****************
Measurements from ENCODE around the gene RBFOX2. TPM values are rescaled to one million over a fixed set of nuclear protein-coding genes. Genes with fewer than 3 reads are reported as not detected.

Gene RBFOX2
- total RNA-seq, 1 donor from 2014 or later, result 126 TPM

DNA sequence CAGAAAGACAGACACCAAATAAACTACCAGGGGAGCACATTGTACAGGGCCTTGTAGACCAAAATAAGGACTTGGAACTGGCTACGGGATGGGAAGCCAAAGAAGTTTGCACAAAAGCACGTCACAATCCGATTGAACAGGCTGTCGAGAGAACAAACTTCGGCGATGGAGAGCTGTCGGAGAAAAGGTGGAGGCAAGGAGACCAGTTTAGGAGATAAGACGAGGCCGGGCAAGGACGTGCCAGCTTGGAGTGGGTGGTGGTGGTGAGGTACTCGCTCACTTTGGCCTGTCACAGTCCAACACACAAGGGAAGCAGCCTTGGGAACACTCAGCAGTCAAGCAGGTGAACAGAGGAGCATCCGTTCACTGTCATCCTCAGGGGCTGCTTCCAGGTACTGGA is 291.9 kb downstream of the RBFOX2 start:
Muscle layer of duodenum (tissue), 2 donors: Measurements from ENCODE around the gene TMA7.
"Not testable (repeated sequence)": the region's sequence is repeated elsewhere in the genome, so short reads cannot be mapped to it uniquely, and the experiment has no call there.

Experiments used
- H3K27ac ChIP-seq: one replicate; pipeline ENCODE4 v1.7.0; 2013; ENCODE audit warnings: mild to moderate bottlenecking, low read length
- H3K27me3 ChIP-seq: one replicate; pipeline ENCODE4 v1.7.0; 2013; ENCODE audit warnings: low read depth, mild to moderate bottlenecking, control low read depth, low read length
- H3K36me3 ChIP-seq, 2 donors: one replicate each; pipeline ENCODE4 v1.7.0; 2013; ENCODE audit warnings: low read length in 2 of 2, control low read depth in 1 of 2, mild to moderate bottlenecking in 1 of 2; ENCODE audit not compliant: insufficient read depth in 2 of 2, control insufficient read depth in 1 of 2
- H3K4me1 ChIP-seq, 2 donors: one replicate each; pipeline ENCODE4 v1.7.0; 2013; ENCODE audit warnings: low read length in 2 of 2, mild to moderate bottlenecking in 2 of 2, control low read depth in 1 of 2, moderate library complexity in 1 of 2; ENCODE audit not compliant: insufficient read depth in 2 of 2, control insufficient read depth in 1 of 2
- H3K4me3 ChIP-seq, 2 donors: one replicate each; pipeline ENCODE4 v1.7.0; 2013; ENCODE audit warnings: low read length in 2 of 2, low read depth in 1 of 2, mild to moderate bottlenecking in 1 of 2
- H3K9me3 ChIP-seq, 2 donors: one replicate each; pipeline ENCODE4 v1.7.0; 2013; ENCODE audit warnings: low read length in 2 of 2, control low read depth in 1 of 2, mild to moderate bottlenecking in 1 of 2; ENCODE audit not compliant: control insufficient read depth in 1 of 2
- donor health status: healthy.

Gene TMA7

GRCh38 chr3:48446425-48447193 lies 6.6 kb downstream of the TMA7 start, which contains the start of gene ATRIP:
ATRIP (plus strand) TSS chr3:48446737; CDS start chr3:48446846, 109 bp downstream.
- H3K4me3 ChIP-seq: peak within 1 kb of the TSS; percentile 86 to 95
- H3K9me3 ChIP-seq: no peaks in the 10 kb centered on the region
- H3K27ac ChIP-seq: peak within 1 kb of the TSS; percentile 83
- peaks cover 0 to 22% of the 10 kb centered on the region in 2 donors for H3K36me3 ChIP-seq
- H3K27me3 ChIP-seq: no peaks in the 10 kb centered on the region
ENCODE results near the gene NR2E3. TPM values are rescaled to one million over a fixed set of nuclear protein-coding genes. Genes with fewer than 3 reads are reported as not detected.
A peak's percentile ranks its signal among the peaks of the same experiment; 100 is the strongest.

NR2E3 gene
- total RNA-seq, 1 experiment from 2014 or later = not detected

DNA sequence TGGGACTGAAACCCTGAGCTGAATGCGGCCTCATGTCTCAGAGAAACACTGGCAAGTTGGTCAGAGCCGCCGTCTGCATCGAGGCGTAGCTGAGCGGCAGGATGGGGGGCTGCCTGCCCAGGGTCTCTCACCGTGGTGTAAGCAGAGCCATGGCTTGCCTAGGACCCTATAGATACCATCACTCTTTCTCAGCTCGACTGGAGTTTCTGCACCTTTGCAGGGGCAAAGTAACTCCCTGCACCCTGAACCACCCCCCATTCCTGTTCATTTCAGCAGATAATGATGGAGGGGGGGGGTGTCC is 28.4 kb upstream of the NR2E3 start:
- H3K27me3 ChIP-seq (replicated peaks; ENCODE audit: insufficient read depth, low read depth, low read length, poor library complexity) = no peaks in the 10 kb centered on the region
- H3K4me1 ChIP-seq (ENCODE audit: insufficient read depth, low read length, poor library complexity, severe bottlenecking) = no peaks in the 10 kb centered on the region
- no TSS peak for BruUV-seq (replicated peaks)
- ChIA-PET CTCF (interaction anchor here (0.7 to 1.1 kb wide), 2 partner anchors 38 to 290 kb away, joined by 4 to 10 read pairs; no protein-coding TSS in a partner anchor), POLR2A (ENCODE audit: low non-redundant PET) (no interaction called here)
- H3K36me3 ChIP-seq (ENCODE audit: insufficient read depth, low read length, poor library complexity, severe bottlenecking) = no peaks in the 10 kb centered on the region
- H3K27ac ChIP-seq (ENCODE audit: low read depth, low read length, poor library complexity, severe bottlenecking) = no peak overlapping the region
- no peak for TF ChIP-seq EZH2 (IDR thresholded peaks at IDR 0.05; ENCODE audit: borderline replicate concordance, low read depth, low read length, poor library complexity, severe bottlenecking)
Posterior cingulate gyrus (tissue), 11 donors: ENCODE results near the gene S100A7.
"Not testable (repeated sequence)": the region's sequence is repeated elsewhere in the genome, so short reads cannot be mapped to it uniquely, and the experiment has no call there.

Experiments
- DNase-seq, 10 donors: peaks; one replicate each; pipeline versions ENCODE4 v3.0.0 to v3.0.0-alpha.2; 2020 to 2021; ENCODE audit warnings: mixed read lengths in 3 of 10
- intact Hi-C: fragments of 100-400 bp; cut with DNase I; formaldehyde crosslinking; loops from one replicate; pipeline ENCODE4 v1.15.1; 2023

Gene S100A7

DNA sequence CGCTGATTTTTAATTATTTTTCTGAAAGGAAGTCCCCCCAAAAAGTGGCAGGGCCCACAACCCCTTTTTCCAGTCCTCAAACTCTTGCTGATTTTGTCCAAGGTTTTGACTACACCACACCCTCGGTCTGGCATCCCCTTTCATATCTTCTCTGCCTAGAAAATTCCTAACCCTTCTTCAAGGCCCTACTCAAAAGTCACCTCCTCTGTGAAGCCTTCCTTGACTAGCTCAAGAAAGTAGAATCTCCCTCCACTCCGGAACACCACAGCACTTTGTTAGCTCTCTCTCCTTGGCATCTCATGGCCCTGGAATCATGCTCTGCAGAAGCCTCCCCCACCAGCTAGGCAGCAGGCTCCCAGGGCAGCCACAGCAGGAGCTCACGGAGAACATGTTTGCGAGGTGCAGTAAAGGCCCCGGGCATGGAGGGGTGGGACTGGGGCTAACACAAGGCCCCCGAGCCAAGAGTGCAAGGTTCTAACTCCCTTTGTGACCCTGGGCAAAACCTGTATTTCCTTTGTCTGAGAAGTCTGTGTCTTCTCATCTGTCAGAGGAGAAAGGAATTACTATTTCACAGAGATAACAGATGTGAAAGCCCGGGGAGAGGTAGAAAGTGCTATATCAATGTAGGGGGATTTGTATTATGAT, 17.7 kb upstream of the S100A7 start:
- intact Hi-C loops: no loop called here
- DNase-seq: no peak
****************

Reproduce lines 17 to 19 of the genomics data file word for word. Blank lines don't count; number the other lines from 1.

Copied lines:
ATRIP (plus strand) TSS chr3:48446737; CDS start chr3:48446846, 109 bp downstream.
- H3K4me3 ChIP-seq: peak within 1 kb of the TSS; percentile 86 to 95
- H3K9me3 ChIP-seq: no peaks in the 10 kb centered on the region